A contract playbook sets out your company’s position on contract clauses.
A contract playbook is a single place where you set out your organization’s position on common contract clause categories such as indemnities, confidentiality, and warranties. It sets out what clauses can be accepted, rejected or amended and who has the authority to accept, reject or amend different types of clauses.
Your playbook should include:
- A description of your contract processes and contact roles and responsibilities
- Your organization’s risk profile
- Your negotiation strategy – goods, services or both? What are important deal terms to focus on? Where are you comfortable compromising? Who handles negotiations?
- Decision making authority levels – who can sign off on what decisions?
- A list of standard clauses (accepted/rejected/amended) included in your template contracts
A contract playbook allows you to review contracts quickly and to remove bottlenecks in contract review.
A Contract Playbook allows you to review contracts quickly, and it helps remove bottlenecks in contract review. A contract playbook allows you to identify the areas of a contract that your sales team does not always know. You can then figure out how to make those parts of the contract easy for your sales team to understand by providing guidance on how they should respond when faced with those items in a contract.
Additionally, you can use your understanding of common items in contracts to structure your playbooks so that they automatically move contracts forward based on completed actions. For example, if all issues have been addressed and approved for a given section of the contract, your playbook could start the final approval phase automatically instead of requiring someone to manually do this step every time.
Your company needs to have a standardised approach to reviewing contracts.
A standardised approach is particularly important when you have several people reviewing contracts. It means you’re more likely to achieve consistent outcomes, which reduces the risk that the company will be in breach of a contract.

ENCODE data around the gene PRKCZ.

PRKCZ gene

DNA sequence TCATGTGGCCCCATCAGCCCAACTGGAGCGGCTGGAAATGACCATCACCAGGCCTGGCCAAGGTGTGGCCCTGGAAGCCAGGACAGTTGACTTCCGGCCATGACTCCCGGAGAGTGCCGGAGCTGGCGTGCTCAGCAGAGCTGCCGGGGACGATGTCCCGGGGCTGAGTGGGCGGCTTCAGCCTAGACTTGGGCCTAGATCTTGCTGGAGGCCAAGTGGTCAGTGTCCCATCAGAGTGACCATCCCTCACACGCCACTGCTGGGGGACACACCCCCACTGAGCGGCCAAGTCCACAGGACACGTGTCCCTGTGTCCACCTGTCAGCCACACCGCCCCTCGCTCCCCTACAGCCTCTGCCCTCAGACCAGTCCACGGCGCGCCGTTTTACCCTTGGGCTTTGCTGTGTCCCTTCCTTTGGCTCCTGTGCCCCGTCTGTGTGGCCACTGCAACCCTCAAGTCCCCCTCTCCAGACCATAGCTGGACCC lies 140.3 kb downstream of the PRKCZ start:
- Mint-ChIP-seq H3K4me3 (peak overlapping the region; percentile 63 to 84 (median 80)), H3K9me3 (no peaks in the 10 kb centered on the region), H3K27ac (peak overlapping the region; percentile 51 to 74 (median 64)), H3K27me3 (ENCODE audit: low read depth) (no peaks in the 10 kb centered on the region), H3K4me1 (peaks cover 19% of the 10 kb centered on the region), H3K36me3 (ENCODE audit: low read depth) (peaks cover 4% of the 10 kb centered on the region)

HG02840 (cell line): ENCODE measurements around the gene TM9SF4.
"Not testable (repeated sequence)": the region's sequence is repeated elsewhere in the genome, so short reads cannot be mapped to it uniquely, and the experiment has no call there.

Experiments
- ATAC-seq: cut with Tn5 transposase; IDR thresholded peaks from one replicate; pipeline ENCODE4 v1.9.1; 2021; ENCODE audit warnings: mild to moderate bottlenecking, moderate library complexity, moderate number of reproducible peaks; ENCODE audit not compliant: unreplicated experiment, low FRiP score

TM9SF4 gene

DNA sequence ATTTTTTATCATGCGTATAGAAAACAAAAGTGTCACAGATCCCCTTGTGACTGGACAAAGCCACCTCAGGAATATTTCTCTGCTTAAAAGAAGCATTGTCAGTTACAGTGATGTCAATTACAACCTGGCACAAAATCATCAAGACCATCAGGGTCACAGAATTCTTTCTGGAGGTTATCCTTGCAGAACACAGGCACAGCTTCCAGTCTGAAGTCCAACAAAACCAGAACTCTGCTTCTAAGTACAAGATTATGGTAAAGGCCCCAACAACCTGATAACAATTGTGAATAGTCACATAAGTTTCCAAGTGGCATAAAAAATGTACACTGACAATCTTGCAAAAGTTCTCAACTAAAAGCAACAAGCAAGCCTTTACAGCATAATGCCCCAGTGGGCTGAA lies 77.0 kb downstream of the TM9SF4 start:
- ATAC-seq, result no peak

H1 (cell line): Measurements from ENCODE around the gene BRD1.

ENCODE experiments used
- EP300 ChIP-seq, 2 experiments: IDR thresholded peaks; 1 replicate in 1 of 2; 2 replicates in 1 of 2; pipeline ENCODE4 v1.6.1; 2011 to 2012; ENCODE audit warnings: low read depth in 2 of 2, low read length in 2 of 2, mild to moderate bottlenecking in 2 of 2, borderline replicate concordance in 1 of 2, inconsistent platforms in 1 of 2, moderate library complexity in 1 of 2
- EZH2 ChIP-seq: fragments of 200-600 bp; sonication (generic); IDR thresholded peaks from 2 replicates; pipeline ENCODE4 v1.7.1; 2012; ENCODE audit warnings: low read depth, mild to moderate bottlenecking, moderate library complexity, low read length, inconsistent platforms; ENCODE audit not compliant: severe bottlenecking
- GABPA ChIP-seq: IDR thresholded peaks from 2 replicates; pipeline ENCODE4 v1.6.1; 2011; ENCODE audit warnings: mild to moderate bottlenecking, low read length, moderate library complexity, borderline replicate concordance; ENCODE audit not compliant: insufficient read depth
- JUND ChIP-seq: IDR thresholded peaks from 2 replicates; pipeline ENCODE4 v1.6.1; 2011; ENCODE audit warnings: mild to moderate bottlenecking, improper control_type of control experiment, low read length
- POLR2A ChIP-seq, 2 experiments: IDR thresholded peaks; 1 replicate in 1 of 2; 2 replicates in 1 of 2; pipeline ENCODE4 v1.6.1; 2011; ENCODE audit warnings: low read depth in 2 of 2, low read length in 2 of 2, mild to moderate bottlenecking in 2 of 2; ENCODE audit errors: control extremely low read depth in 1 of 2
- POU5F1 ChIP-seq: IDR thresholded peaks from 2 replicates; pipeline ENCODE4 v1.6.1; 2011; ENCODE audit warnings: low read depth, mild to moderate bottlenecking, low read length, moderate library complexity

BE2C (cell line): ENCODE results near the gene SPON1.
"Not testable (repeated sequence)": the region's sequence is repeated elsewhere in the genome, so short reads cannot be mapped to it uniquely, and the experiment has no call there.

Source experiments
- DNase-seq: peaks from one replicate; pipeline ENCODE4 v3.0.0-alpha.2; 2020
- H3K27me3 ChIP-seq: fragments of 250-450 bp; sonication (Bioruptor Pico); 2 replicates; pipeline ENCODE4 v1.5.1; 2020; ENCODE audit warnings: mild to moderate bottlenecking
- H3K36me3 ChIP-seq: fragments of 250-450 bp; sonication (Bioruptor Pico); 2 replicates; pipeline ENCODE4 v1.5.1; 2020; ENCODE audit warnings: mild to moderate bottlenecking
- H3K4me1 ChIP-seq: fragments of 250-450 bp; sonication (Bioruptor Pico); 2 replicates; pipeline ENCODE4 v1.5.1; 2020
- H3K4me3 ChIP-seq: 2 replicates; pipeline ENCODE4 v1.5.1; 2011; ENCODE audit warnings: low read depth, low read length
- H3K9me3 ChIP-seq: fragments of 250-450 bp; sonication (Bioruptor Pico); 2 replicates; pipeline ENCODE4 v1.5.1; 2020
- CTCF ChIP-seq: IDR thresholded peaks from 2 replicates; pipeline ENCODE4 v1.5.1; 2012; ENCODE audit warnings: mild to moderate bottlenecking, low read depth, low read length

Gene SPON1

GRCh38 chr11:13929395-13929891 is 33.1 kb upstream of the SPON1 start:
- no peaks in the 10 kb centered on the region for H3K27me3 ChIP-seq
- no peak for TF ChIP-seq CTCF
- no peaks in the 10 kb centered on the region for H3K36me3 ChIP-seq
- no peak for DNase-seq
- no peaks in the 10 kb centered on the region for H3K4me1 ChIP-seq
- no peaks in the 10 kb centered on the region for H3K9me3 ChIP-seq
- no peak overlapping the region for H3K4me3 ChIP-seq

It also helps protect against commercial risks. For example, if your company enters into contracts under which it will pay a software vendor for its services on an ongoing basis and that vendor has a clause entitling them to early termination for convenience (i.e. without cause), then this may create a risk that the vendor could terminate the contract and effectively walk away from any long-term commitment to your company. This can be mitigated by agreeing upfront that the vendor won’t be able to terminate for convenience unless it’s prepared to pay compensation to your company for any costs incurred as a result of early termination.
When dealing with vendors who have standard template agreements (for example, software vendors or banks), it’s beneficial to prepare a set of comments or even suggested amended clauses so there’s less back and forth during negotiations over each individual contract.
Your contract playbook can be used to inform sales-people what clauses will be accepted, rejected or amended.
A contract playbook can be used to inform your salespeople what clauses will be accepted, rejected or amended.
Your sales teams can use the playbook to negotiate better deals and to get contracts signed faster.
A contract playbook is a good way to increase the speed at which contracts can be reviewed.
Contract playbooks are a great way to increase the speed at which your contracts can be reviewed. They include a list of clauses that your sales teams can accept, reject or amend as standard, which makes them much quicker to review than going through each clause from scratch.
A contract playbook allows you to standardise the approach taken when reviewing contracts and means that your sales people will know what clauses are acceptable without having to change their pitch for each new customer.